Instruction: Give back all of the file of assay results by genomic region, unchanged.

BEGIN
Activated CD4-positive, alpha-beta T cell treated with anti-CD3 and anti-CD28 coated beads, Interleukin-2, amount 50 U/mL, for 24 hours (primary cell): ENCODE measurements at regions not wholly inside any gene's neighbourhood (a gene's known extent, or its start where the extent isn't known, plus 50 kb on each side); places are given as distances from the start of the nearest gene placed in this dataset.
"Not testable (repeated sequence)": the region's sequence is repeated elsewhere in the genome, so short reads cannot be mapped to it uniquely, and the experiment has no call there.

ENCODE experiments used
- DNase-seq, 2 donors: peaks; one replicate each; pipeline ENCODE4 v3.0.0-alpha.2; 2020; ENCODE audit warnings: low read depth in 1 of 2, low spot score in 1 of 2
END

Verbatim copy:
Activated CD4-positive, alpha-beta T cell treated with anti-CD3 and anti-CD28 coated beads, Interleukin-2, amount 50 U/mL, for 24 hours (primary cell): ENCODE measurements at regions not wholly inside any gene's neighbourhood (a gene's known extent, or its start where the extent isn't known, plus 50 kb on each side); places are given as distances from the start of the nearest gene placed in this dataset.
"Not testable (repeated sequence)": the region's sequence is repeated elsewhere in the genome, so short reads cannot be mapped to it uniquely, and the experiment has no call there.

ENCODE experiments used
- DNase-seq, 2 donors: peaks; one replicate each; pipeline ENCODE4 v3.0.0-alpha.2; 2020; ENCODE audit warnings: low read depth in 1 of 2, low spot score in 1 of 2